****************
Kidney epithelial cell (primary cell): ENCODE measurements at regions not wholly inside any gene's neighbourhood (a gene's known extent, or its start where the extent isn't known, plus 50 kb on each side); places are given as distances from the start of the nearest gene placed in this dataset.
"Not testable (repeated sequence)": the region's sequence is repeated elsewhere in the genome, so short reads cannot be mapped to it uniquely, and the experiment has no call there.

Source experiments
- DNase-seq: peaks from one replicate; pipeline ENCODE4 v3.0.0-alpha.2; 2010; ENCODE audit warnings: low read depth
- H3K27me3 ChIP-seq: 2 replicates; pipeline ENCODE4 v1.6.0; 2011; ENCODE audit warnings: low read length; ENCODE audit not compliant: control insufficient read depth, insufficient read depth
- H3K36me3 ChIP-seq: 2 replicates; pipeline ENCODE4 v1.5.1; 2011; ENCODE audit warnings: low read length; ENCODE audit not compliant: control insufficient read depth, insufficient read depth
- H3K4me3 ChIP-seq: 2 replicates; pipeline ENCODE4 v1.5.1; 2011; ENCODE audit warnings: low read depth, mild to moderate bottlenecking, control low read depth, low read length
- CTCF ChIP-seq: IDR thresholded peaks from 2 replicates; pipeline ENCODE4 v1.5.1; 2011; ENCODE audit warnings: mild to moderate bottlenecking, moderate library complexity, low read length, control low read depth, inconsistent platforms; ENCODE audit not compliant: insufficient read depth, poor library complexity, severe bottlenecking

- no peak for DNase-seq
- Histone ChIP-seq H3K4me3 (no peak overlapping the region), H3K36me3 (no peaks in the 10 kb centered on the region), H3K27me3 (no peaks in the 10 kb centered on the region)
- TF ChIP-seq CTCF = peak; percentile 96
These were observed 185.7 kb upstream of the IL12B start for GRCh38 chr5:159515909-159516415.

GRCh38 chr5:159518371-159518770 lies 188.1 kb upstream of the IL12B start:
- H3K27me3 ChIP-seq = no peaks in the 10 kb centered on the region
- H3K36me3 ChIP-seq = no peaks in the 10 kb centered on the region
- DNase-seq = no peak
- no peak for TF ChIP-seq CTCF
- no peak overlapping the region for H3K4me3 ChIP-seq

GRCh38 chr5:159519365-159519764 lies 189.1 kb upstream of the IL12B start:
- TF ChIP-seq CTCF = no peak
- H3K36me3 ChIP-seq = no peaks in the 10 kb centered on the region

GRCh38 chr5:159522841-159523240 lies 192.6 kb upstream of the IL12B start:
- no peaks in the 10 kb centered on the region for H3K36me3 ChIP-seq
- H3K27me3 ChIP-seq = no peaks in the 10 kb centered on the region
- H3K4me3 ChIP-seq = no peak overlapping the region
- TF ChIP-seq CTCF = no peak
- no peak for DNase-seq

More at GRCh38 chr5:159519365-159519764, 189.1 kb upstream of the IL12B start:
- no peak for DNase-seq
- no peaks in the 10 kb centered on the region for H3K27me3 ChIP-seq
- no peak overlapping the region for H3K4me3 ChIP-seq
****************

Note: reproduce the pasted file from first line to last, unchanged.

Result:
Kidney epithelial cell (primary cell): ENCODE measurements at regions not wholly inside any gene's neighbourhood (a gene's known extent, or its start where the extent isn't known, plus 50 kb on each side); places are given as distances from the start of the nearest gene placed in this dataset.
"Not testable (repeated sequence)": the region's sequence is repeated elsewhere in the genome, so short reads cannot be mapped to it uniquely, and the experiment has no call there.

Source experiments
- DNase-seq: peaks from one replicate; pipeline ENCODE4 v3.0.0-alpha.2; 2010; ENCODE audit warnings: low read depth
- H3K27me3 ChIP-seq: 2 replicates; pipeline ENCODE4 v1.6.0; 2011; ENCODE audit warnings: low read length; ENCODE audit not compliant: control insufficient read depth, insufficient read depth
- H3K36me3 ChIP-seq: 2 replicates; pipeline ENCODE4 v1.5.1; 2011; ENCODE audit warnings: low read length; ENCODE audit not compliant: control insufficient read depth, insufficient read depth
- H3K4me3 ChIP-seq: 2 replicates; pipeline ENCODE4 v1.5.1; 2011; ENCODE audit warnings: low read depth, mild to moderate bottlenecking, control low read depth, low read length
- CTCF ChIP-seq: IDR thresholded peaks from 2 replicates; pipeline ENCODE4 v1.5.1; 2011; ENCODE audit warnings: mild to moderate bottlenecking, moderate library complexity, low read length, control low read depth, inconsistent platforms; ENCODE audit not compliant: insufficient read depth, poor library complexity, severe bottlenecking

- no peak for DNase-seq
- Histone ChIP-seq H3K4me3 (no peak overlapping the region), H3K36me3 (no peaks in the 10 kb centered on the region), H3K27me3 (no peaks in the 10 kb centered on the region)
- TF ChIP-seq CTCF = peak; percentile 96
These were observed 185.7 kb upstream of the IL12B start for GRCh38 chr5:159515909-159516415.

GRCh38 chr5:159518371-159518770 lies 188.1 kb upstream of the IL12B start:
- H3K27me3 ChIP-seq = no peaks in the 10 kb centered on the region
- H3K36me3 ChIP-seq = no peaks in the 10 kb centered on the region
- DNase-seq = no peak
- no peak for TF ChIP-seq CTCF
- no peak overlapping the region for H3K4me3 ChIP-seq

GRCh38 chr5:159519365-159519764 lies 189.1 kb upstream of the IL12B start:
- TF ChIP-seq CTCF = no peak
- H3K36me3 ChIP-seq = no peaks in the 10 kb centered on the region

GRCh38 chr5:159522841-159523240 lies 192.6 kb upstream of the IL12B start:
- no peaks in the 10 kb centered on the region for H3K36me3 ChIP-seq
- H3K27me3 ChIP-seq = no peaks in the 10 kb centered on the region
- H3K4me3 ChIP-seq = no peak overlapping the region
- TF ChIP-seq CTCF = no peak
- no peak for DNase-seq

More at GRCh38 chr5:159519365-159519764, 189.1 kb upstream of the IL12B start:
- no peak for DNase-seq
- no peaks in the 10 kb centered on the region for H3K27me3 ChIP-seq
- no peak overlapping the region for H3K4me3 ChIP-seq